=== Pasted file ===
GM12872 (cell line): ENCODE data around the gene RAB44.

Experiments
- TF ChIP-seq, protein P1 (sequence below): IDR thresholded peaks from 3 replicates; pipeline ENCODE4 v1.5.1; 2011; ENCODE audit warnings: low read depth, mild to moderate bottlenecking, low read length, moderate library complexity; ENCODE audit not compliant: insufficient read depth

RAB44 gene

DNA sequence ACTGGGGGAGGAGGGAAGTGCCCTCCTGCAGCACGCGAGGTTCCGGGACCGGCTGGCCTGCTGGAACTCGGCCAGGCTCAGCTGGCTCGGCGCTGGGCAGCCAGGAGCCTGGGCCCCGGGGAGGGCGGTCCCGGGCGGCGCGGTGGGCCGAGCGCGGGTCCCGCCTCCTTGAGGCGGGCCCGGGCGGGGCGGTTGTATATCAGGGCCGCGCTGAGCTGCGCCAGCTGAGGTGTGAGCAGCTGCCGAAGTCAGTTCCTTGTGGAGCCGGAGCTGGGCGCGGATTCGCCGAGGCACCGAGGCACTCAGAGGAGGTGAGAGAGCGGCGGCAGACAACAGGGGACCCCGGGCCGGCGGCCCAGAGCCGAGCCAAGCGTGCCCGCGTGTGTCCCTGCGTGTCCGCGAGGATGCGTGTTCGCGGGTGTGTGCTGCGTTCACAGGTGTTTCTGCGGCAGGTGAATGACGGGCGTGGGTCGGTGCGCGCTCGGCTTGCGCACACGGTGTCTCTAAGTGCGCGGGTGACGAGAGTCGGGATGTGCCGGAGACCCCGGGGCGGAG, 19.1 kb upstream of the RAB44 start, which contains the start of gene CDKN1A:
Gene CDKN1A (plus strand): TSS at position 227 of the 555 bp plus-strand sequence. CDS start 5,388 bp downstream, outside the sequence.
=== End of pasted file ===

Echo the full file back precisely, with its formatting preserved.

GM12872 (cell line): ENCODE data around the gene RAB44.

Experiments
- TF ChIP-seq, protein P1 (sequence below): IDR thresholded peaks from 3 replicates; pipeline ENCODE4 v1.5.1; 2011; ENCODE audit warnings: low read depth, mild to moderate bottlenecking, low read length, moderate library complexity; ENCODE audit not compliant: insufficient read depth

RAB44 gene

DNA sequence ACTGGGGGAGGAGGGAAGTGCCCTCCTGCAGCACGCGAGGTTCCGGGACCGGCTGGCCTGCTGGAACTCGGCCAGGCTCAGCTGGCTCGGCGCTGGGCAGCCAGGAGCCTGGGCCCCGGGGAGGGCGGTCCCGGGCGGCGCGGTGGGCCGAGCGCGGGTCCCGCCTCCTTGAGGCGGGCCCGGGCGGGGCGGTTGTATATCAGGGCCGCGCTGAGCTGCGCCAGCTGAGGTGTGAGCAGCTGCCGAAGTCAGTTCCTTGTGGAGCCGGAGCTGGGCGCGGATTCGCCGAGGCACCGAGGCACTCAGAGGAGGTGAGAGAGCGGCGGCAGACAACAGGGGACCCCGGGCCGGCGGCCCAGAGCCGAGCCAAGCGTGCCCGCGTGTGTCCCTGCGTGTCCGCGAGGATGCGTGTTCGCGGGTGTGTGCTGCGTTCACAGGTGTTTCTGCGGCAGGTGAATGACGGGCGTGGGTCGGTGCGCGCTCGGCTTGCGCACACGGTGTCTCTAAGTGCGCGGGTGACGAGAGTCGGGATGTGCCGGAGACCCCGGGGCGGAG, 19.1 kb upstream of the RAB44 start, which contains the start of gene CDKN1A:
Gene CDKN1A (plus strand): TSS at position 227 of the 555 bp plus-strand sequence. CDS start 5,388 bp downstream, outside the sequence.